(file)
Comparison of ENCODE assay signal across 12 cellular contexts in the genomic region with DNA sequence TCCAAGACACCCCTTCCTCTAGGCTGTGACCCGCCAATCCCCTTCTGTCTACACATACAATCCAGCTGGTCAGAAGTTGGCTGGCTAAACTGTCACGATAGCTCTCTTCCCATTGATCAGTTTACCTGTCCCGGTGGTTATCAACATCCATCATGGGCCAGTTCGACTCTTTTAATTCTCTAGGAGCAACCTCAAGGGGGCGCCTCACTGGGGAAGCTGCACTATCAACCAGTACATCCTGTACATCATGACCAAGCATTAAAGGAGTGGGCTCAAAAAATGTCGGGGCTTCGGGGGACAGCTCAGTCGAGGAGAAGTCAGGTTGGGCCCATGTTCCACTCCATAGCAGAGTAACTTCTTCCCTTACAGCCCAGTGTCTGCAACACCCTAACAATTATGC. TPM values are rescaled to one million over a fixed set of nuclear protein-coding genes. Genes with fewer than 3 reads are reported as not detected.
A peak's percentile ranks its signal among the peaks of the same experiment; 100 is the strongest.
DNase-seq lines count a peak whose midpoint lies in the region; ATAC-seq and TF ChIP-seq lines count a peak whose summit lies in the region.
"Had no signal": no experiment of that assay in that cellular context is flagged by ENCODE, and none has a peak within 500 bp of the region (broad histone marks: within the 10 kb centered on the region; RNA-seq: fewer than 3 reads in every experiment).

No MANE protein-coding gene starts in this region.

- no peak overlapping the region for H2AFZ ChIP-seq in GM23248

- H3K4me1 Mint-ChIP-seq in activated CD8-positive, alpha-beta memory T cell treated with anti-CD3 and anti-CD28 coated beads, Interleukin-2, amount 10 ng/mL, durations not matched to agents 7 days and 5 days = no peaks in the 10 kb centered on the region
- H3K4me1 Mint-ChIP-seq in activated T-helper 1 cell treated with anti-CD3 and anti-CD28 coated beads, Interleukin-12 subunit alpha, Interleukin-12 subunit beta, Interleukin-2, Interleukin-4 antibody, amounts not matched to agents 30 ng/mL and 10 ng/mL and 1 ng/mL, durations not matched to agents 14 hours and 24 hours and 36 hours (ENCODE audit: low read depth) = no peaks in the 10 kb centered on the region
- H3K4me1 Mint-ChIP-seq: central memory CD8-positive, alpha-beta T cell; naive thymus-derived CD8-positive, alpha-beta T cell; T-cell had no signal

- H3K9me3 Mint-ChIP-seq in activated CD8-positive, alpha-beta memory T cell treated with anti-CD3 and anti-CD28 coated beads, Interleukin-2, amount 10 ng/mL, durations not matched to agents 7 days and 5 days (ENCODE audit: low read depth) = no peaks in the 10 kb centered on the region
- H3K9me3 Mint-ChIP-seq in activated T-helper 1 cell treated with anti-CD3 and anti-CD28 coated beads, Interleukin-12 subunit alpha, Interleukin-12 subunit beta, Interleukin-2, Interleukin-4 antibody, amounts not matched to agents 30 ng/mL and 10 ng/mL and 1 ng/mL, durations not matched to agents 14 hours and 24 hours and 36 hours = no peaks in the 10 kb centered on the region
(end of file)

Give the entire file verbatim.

Comparison of ENCODE assay signal across 12 cellular contexts in the genomic region with DNA sequence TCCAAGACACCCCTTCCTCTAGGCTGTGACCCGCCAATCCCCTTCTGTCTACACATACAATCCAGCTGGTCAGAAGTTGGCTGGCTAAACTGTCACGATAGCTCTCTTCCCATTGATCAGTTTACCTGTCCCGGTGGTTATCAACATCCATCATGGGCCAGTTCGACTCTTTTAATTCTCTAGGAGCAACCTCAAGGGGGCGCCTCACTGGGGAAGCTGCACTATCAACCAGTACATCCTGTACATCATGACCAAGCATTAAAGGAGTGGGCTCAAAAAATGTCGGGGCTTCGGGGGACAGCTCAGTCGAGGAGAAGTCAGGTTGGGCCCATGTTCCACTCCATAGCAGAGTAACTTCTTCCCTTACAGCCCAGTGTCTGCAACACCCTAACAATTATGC. TPM values are rescaled to one million over a fixed set of nuclear protein-coding genes. Genes with fewer than 3 reads are reported as not detected.
A peak's percentile ranks its signal among the peaks of the same experiment; 100 is the strongest.
DNase-seq lines count a peak whose midpoint lies in the region; ATAC-seq and TF ChIP-seq lines count a peak whose summit lies in the region.
"Had no signal": no experiment of that assay in that cellular context is flagged by ENCODE, and none has a peak within 500 bp of the region (broad histone marks: within the 10 kb centered on the region; RNA-seq: fewer than 3 reads in every experiment).

No MANE protein-coding gene starts in this region.

- no peak overlapping the region for H2AFZ ChIP-seq in GM23248

- H3K4me1 Mint-ChIP-seq in activated CD8-positive, alpha-beta memory T cell treated with anti-CD3 and anti-CD28 coated beads, Interleukin-2, amount 10 ng/mL, durations not matched to agents 7 days and 5 days = no peaks in the 10 kb centered on the region
- H3K4me1 Mint-ChIP-seq in activated T-helper 1 cell treated with anti-CD3 and anti-CD28 coated beads, Interleukin-12 subunit alpha, Interleukin-12 subunit beta, Interleukin-2, Interleukin-4 antibody, amounts not matched to agents 30 ng/mL and 10 ng/mL and 1 ng/mL, durations not matched to agents 14 hours and 24 hours and 36 hours (ENCODE audit: low read depth) = no peaks in the 10 kb centered on the region
- H3K4me1 Mint-ChIP-seq: central memory CD8-positive, alpha-beta T cell; naive thymus-derived CD8-positive, alpha-beta T cell; T-cell had no signal

- H3K9me3 Mint-ChIP-seq in activated CD8-positive, alpha-beta memory T cell treated with anti-CD3 and anti-CD28 coated beads, Interleukin-2, amount 10 ng/mL, durations not matched to agents 7 days and 5 days (ENCODE audit: low read depth) = no peaks in the 10 kb centered on the region
- H3K9me3 Mint-ChIP-seq in activated T-helper 1 cell treated with anti-CD3 and anti-CD28 coated beads, Interleukin-12 subunit alpha, Interleukin-12 subunit beta, Interleukin-2, Interleukin-4 antibody, amounts not matched to agents 30 ng/mL and 10 ng/mL and 1 ng/mL, durations not matched to agents 14 hours and 24 hours and 36 hours = no peaks in the 10 kb centered on the region